To help my students practice this same skill employed by members of a jury, I found a current event involving a court case to discuss in class.  The case I used involved the Dakota Access Pipeline and the Native American groups trying to prevent it from going through their land.  As we had already introduced this topic to the boys back in December, they had prior knowledge of the case.  To begin our discussion, I had the students review what the issue was all about.  I then had the students state their opinion and thoughts on the issue.  Which side is “right?”  We then discussed the court case that is still awaiting a final verdict from the judge.  I had the students ask clarifying questions and share their thoughts on the case.  Following this short discussion, I then explained to the students that in order to discuss this current event and the case like members of a jury, they need to free themselves of their judgements and preconceived notions.  They need to look solely at the facts of the case.  So, I handed the students a written explanation of the Trust Responsibility principle used by the Supreme Court to handle issues involving Native American groups and their dealings with the United States of America.  We looked at the part that explained how most tribal land is still controlled by the American government despite the fact that the native groups have sovereignty within the boundaries of the reservations.  I explained to the students how the judge in the case might be using this portion of the principle to make his final decision in the case, which is due this coming week.  While the students seemed to understand the law and what it stated, they were outraged by it.  “The Native Americans were here first.  They are the only true Americans.  We are all immigrants and Europeans.  Why are we controlling their land?  How is that fair?” one student asked.  Another student responded, “This law is unjust and not right.  Why does it seem that nobody cares about this issue?”  My students were angry, like the men in our play.  They were upset with the facts of the case.  We had an amazing discussion.  The students were using examples from history to support their claims as they discussed this case and the issue at hand.  I was so impressed with how insightful and compassionate my students were being.  Even though they understood the law and know that the judge has to rule with the law in mind, they were discussing the facts of the case and how unjust this whole case seems.  I closed this discussion by praising the students for their phenomenal critical thinking.  I told them, “One of the main reasons we discuss current events like this is to make you angry while also empowering you to want to make a difference.  We want you to see how unjust some things in this world can be so that you will want to bring about change within the world.  Perhaps one of you will go onto become a lawyer and fight for the people like these Native American groups who can’t always fight for themselves.”  The students seemed enthralled and motivated.  I can’t wait to see how they change the world in the coming years.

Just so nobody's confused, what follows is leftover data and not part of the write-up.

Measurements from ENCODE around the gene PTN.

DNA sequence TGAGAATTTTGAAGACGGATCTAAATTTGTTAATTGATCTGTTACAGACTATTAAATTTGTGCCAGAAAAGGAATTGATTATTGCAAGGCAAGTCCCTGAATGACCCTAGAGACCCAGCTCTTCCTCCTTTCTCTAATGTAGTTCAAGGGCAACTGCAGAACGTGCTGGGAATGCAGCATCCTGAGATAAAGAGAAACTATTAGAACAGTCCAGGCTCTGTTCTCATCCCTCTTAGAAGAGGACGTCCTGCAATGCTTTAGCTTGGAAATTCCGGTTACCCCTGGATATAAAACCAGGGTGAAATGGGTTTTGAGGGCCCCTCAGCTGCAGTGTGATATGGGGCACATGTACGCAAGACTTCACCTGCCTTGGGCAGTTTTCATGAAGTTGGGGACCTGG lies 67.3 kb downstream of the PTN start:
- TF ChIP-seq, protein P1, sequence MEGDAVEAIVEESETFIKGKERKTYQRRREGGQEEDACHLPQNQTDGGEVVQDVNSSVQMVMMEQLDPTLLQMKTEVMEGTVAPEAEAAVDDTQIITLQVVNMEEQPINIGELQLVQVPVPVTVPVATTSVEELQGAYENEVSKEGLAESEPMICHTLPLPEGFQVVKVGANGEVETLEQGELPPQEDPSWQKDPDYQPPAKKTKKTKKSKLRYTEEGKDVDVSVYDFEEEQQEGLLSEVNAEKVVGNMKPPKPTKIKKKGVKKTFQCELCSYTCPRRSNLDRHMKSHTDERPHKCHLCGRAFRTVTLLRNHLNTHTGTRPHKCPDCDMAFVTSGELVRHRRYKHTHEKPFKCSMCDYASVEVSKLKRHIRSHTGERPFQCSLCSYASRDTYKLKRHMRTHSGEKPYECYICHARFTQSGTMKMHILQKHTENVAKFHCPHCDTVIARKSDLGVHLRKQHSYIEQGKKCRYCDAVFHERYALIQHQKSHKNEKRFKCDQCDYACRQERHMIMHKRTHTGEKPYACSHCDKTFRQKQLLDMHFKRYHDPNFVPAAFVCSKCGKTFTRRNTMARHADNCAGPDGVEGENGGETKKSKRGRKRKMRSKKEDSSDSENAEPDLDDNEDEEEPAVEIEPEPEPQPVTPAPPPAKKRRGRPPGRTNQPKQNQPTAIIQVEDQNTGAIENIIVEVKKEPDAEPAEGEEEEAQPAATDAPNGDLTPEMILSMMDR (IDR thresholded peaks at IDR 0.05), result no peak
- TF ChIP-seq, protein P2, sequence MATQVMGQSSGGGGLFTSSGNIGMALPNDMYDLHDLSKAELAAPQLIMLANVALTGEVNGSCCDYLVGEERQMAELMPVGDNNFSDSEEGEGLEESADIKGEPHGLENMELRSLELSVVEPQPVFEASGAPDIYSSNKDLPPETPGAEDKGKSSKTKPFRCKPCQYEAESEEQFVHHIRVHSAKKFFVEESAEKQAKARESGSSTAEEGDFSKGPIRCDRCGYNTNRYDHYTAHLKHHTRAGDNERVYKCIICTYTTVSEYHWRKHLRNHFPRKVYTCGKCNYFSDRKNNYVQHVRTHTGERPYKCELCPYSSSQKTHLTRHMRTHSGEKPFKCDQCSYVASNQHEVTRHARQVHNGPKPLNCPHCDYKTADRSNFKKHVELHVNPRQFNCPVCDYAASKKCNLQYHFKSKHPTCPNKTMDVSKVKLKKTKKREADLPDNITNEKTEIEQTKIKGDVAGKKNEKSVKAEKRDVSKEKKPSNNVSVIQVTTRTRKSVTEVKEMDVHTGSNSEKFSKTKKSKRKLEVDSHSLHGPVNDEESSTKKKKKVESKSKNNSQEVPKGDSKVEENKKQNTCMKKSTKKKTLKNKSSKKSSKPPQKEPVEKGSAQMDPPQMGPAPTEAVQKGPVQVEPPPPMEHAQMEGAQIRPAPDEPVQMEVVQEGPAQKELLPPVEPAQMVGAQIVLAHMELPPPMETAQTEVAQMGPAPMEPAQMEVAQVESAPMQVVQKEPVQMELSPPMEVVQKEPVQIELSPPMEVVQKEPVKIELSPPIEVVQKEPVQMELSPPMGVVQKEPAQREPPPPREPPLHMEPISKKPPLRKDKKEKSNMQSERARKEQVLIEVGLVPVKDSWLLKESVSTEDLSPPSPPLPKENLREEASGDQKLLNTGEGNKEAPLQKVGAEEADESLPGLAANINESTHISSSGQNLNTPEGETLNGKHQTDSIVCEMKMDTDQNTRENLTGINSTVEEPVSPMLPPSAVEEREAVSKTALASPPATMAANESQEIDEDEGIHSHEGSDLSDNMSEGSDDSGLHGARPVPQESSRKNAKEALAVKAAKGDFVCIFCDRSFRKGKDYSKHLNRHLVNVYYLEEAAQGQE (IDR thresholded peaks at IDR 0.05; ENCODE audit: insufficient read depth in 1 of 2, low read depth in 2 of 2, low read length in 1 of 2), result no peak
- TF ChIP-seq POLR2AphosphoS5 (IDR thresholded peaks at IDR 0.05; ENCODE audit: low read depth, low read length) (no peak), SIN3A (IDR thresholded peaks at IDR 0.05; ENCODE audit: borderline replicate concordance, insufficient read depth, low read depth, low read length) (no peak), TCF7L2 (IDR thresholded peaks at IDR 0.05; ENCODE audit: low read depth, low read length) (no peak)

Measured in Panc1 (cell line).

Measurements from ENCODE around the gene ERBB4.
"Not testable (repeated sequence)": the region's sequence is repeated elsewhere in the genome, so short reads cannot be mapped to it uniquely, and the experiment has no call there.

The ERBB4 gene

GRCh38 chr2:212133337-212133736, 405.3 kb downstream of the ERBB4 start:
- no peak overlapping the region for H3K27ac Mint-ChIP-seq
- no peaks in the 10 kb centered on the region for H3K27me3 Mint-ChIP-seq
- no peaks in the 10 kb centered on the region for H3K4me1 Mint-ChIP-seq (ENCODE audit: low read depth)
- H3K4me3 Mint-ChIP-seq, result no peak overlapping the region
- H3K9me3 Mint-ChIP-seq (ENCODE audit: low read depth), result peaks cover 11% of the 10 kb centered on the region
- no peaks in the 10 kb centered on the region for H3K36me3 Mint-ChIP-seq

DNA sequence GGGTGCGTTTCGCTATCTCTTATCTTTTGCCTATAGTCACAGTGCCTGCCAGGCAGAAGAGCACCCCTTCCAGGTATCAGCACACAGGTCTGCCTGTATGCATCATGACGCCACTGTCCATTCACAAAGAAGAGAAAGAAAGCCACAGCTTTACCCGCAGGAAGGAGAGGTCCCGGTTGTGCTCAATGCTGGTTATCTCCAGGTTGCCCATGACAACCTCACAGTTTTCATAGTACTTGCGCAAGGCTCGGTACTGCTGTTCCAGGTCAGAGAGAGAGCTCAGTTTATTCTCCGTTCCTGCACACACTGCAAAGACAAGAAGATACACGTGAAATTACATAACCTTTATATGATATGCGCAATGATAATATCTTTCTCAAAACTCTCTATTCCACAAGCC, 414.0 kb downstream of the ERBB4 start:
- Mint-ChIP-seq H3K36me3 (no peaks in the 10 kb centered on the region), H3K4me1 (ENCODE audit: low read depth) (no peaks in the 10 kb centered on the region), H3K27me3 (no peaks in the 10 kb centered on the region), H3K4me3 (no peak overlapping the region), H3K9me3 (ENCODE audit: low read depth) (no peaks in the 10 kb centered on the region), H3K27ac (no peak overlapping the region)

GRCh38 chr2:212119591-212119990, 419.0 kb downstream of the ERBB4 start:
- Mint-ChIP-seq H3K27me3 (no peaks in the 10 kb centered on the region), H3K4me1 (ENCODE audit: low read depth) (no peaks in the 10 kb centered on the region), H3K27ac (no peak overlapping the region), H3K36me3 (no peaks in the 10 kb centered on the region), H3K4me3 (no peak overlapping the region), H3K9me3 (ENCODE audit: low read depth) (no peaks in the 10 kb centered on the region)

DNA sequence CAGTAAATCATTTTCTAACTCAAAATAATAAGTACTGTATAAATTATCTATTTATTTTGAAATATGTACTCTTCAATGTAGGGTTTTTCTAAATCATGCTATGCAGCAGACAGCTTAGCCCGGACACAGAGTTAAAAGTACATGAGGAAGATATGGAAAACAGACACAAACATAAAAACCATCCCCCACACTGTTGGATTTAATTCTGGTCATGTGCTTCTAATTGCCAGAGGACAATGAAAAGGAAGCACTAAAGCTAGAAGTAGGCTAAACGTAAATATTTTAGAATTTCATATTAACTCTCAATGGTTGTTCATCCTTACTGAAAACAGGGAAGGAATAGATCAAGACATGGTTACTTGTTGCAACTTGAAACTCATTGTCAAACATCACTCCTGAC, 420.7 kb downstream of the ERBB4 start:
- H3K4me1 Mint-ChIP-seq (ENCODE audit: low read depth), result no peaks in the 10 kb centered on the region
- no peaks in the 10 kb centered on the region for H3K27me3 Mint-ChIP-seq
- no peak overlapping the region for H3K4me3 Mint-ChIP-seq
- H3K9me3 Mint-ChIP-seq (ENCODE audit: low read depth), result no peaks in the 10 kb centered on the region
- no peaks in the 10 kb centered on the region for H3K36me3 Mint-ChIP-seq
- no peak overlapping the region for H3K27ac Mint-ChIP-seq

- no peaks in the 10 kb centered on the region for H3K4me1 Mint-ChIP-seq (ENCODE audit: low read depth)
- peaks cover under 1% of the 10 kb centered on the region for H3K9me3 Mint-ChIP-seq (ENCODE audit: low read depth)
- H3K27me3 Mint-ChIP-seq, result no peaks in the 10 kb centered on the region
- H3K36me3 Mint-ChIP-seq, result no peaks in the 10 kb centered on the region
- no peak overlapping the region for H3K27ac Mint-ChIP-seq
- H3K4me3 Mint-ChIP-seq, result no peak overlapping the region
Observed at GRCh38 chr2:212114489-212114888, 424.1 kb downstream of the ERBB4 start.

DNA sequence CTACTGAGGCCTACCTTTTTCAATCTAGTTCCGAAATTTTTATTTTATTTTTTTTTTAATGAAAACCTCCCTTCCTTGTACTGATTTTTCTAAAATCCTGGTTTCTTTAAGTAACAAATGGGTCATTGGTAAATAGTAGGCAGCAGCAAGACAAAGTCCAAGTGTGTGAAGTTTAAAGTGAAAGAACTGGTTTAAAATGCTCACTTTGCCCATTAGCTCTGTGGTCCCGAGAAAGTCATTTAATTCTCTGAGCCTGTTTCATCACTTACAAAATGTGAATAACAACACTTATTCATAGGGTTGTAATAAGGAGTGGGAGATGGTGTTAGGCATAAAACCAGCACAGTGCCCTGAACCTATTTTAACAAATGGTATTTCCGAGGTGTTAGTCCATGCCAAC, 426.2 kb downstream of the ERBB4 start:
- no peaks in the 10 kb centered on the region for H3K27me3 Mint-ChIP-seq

Getting my students to think like members of a jury while also getting them riled up helped them to understand the web Reginald Rose created in his play.  I wanted them to see how difficult it can be to “see” the facts through the haze of issues, biases, and fairness.  What is right isn’t always the law and what is the law isn’t always just.  I want my students to see and understand this concept as we work through this amazing piece of literature created during a turbulent time in American history, just as we seem to be living during another tumultuous time in our country’s history.  Being able to think like a juror while not forgetting everything else is the key to developing a true growth mindset and becoming a changemaker in our world.

The Benefits of a Silent Discussion

In early November, I attended the New Hampshire Council for the Social Studies annual conference in Manchester.  It was a wonderful day filled with useful workshops and great discussions with colleagues.  I learned a lot that day; however, one of the most valuable nuggets of knowledge I learned was the silent discussion.  What is a silent, discussion you ask?  How can a discussion be silent, you’re probably thinking to yourself?  A silent discussion is much like a round-robin writing activity.  The students respond, in writing, to a guiding question regarding a discussion topic.  They discuss the topic in writing for a given amount of time.  Then, the students pass their papers onto another student, read what the previous student read on this new paper, and then add to the current discussion started by the previous student.  It allows those quiet and shy students a better chance to get involved in the discussion and showcase their learning.  This idea seemed cool to me at the time.  I thought I might try it in my classroom.  Perhaps, I thought, it might allow some of my ESL students more processing time and thus, better allow them to demonstrate their ability to meet the class discussion objective.